Virtual Reality (VR) is about humanity’s quest for immersion. It provides presence and agency in other worlds, in stories and myths, and it stretches from Plato’s cave to religious rituals, theater, dark rides, theme parks, film, television, and video games, all of which require our willing suspension of disbelief.
Augmented Reality (AR), on the other hand, has its historical antecedents in tools. Humanity has always sought tools to make people stronger, faster, and smarter. AR is the ultimate expression of man’s quest for mastery. It is a tool, like a club. This is why it’s seeing its first real applications in commercial circumstances: beat your business with this club and money pours out.
In short, VR is a new reality, AR is about enhancing reality.
Current dogma is that VR is an extension of AR, as represented by the Milgram Scale (aka the Windows’ MR Continuum). It is no such thing. VR and AR come from different places and they seek to do different things. New and enhanced are not the same — and they are not on a continuum. They use some of the same technology, and 3D objects and AI are important to both, but so what? Computers do a lot of different things.
Created in 1994 by two academics, the Milgram Mixed Reality Spectrum sought to explain the relationship of Virtual and Augmented Reality. They failed. Miserably.
In 1994, Professor Paul Milgram and Fumio Kishino created the mixed reality spectrum to explain the relationship of AR and VR. On one end is physical reality, on the other is a fully occluded, digital world. They described their definition as a line “between the extrema of the virtuality continuum, which extends from the completely real, transits augmentation, and arrives in the completely virtual.” Earlier this year, Microsoft introduced Windows 10 MR and trotted out an updated Milgram Scale, rebranded as “The Mixed Reality Spectrum”, in which the HoloLens and their new occluded VR headsets sit conveniently on opposing sides. This is wrong, and not just because they don’t credit Milgram.
AR head mounted displays (HMDs) are inevitable, and undoubtedly there will be headsets on the market that do both VR and AR, but that does not mean these activities are the same.
The quest for immersion represented by VR and the desire to be augmented, vis-a-vie AR, are very different things. Until now, academics and scientists have seen VR and AR related on the spectrum, with one side anchored in physical reality and the other in the fully digital virtual world. This has been in most of my presentations but I had a recent epiphany. It’s not true. One doesn’t lead to the other. The hardware distinctions may at times be subtle, but the difference in use cases is not.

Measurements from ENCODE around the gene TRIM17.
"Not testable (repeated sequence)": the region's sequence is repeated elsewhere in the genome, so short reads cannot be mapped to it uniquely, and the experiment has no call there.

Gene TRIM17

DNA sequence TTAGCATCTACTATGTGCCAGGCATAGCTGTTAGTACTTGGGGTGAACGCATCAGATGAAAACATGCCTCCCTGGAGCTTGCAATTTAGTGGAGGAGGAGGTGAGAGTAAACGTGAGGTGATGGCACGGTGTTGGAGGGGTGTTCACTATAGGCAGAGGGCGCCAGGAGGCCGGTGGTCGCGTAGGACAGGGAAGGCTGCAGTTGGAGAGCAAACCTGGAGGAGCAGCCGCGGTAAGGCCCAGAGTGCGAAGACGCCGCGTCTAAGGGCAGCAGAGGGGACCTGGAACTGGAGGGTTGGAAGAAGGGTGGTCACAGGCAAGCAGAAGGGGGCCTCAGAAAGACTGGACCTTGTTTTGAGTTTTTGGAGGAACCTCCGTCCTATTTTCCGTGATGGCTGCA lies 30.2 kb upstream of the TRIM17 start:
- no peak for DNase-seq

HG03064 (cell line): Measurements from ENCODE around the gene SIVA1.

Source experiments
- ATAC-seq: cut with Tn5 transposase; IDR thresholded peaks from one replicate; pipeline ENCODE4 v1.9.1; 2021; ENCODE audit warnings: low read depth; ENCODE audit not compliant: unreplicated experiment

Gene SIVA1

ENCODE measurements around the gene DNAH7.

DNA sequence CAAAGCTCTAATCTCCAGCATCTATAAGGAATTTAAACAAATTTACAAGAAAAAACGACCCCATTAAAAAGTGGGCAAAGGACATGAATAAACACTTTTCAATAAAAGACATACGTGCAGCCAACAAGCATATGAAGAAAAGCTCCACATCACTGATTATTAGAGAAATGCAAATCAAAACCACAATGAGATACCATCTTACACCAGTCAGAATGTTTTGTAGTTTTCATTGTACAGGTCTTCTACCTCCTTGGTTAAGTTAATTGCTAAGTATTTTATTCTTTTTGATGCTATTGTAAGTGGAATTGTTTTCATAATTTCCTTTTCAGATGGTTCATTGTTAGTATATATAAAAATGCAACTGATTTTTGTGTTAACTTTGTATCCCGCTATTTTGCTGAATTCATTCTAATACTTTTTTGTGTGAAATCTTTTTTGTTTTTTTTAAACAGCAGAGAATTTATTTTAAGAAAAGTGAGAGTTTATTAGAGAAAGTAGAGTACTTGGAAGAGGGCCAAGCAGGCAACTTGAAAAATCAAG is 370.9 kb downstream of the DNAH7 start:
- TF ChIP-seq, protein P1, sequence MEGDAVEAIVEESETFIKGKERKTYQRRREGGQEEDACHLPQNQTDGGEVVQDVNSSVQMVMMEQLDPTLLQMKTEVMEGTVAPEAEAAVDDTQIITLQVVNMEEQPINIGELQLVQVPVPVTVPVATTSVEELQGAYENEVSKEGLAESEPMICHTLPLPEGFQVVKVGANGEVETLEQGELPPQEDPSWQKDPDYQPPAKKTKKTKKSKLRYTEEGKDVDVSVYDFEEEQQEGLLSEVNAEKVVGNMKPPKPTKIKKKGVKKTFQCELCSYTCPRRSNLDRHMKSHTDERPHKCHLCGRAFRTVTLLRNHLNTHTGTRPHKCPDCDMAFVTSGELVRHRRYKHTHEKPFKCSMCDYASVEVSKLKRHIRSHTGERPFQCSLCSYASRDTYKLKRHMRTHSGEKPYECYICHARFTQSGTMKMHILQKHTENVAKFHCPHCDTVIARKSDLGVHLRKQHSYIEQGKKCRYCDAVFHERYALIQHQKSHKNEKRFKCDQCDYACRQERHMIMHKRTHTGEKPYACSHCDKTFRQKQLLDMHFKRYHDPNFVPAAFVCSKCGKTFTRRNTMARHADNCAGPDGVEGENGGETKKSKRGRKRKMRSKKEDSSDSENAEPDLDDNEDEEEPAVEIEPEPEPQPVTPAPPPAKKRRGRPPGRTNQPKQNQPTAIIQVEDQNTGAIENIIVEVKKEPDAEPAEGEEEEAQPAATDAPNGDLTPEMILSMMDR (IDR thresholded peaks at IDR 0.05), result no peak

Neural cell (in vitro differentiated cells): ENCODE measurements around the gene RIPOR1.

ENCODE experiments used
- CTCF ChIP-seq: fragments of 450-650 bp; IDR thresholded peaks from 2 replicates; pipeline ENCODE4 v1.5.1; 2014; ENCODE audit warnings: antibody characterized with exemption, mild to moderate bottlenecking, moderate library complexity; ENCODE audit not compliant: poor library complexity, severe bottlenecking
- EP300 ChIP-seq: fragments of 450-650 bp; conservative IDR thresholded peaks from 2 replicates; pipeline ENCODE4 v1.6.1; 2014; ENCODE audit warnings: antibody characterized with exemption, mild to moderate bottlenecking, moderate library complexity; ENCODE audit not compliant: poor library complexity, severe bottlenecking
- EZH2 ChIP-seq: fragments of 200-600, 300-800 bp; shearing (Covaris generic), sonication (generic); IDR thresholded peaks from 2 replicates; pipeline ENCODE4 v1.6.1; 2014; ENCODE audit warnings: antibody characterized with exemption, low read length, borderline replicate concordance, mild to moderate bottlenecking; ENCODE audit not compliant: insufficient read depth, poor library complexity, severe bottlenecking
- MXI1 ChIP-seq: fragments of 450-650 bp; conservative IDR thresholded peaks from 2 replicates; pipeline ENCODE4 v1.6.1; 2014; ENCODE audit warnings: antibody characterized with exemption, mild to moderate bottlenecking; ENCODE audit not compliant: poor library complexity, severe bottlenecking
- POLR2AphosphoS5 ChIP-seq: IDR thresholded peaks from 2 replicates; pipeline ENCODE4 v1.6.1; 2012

Similarly misleading is the notion that the more immersive the experience, the more like VR-like AR becomes. I cannot think of a single use case or proof of this. You are either augmenting or replacing.
Right now, the largest companies in the world are preying on this confusion like a pack of hyenas. I like the people at Microsoft. Their appropriation of “MR”, as in “Windows MR”, should be kind of funny, as they are stealing the flawed Milgram scale. It’s like the perfect bank job, until the loot turns out to be monopoly money. My sides still hurt from laughing.
Just in case we weren’t confused enough about the language, Microsoft is introducing Windows 10 MR (MIXED REALITY) with new fully occluded VIRTUAL REALITY headsets. Just let it sink in for a second. Raise your hand if you are NOT confused.
To make matters worse, the Consumer Technology Association, of which Microsoft is a member, put out a set of AR/MR/VR/XR definitions last fall which it, and apparently the rest of the industry, appears to have ignored. I would like to say they tried, but if a press release falls in the forest and no one hears it, did it make a sound?
Also, as long as we’re at it, Microsoft has also unhelpfully confused the definition of holograms by dubbing the Hololens, a “holographic computer”. Seriously? Here’s a link to the definition of a hologram. Note that the key quality of the hologram is that it can be viewed by the naked eye without the use of a headset. This is already too long to take on the hologram canard, and it seems like I’m picking a fight with Microsoft.
J’accuse! Steve Mollenkopf, chief executive officer of Qualcomm Inc., one of the 15 highest paid CEOs in America with total comp of 60.7 M. The theft of the scientific term “XR” must weigh heavily on his conscience. Photographer: Patrick T. Fallon/Bloomberg
I would be remiss if I did not call out Qualcomm’s appropriation of the term XR, defined for decades in this way: “X Reality (XR) consists of technology-mediated experiences that combine digital and biological realities”. Qualcomm’s web site (and a new secondary Wikipedia post publicly questioned by Wikipedia’s editors) defines “Extended Reality (XR) is an umbrella term encapsulating Augmented Reality (AR), Virtual Reality (VR), mixed reality (MR), and everything in between”.
The good news is that the war is not over. Even if Qualcomm were to succeed in redefining XR, and even if granted the trademark, they could never defend it in court. With that in mind, they are using a common workaround, identifying XR with a graphic mark registered with the US Patent and Trademark Office. #Resist
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